The Present volume adheres to a study of Arts in India, here more specifically Architecture, Sculpture. Epigraphy and Numismatics. There are forty-one articles contributed by 32 authors. A large portion of these articles were written 30 to 50 years ago. These articles by renowned scholars stand on their own merit and reflect the state of scholarship at the time they were written. These articles acquire a historical importance as they reflect the perception of a generation of pioneers in the field. The selection of the authors was largely determined from the point of view of those who continue to follow in some measure the approach of the earlier writers. Indian art history has taken many pioneers and those others who continue to subscribe to the validity of the earlier approach. This was necessary in order to maintain a measure of continuity and overall 'unity'. Hopefully it has been possible to place together the writings of a generation of scholars who laid the foundation of art history, as distinct from Indian archaeology. It will be proved from this volume that India's contribution in the field of Arts is not negligible and it will give a fair idea of how it influenced the other countries also. The volume will serve as a most useful reference tool for both the educated man or scholar and also the lay man in this field to know this particular subject.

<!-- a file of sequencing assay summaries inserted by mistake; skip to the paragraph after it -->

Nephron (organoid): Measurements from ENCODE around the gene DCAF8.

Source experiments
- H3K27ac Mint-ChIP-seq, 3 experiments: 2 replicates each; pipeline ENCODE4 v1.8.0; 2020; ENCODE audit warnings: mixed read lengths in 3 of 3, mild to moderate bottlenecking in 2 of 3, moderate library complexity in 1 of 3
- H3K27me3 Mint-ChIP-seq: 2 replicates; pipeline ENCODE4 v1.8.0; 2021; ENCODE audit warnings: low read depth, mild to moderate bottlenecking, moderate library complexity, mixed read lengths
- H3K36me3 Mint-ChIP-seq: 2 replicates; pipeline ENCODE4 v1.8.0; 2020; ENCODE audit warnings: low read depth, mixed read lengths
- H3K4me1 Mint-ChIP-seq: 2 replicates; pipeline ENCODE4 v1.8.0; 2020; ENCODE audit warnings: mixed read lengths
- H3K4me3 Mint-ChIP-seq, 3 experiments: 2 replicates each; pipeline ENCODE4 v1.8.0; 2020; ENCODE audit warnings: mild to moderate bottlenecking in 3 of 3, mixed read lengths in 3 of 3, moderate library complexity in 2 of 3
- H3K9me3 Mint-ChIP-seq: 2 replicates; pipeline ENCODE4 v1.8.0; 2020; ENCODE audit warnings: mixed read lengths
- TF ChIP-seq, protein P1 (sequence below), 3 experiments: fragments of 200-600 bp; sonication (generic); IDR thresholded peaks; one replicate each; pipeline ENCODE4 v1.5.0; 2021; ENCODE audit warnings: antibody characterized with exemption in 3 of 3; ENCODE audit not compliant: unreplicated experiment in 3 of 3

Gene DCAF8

In 1938, in the wake of Sri Ramakrishna's Birth Centenary celebrations, the Ramakrishna Mission Institute of Culture was established in a humble way. It was then vested with the entire rights of The Cultural Heritage of India, which had first been published in 1937 in three volumes. This edition was well received and sold out within a few years. In response to the demand for enlarging the scope of the work, plans were made to publish an enlarged and revised second edition. In 1953 the third volume of the new edition was published; in 1956, the fourth; in 1958, the first; and in 1962, the second. In 26 June 1962 the Institute made plans for brining out a fifth volume on 'Science, Literature and Arts'. Then on 26 November 1963 a sixth volume was planned on 'Literature and Science', as also a seventh volume on 'The Modern Renaissance Period'. Two editorial boards were then appointed. Subsequently, on 21 July 1972 the Institute decided that volume five should be divided into two independent volume six, on 'Science and Technology'. Thereafter it was decided to extend further the scope of the work, and plans were laid out for a series comprising eight independent volumes. Accordingly, the fifth and sixth volumes were published in 1978 and 1986 respectively. Now, at long last, the seventh volume of this series, devoted to 'The Art' (Part One), is being published. We sincerely regret this delay, which was caused by unavoidable circumstances. Work on this volume was started about thirty years ago with Professor S. K. Saraswati, Bageswari Professor of the University of Calcutta, as the chief editor. After his death on 22 September 1980, work on the volume was set back. Later, professor Kalyan Kumar Dasgupta took up the work, but he passed away in 1996. He was succeeded by Professor Kalyan Kumar Ganguly, who died on 6 November 1997. In 1999 we approached Dr. Kapila Vatsyayan, and she kindly agreed to edit Volume VII. The most difficult part of editing this volume was that after so many years the illustrations as well as some of the manuscripts could not be found. To locate illustrations for those old articles, as also to acquire them, was an uphill struggle. However, we are fortunate that Dr. Vatsyayan could bring a her knowledge and experience to bear on this work to maintain the standard of this valuable series.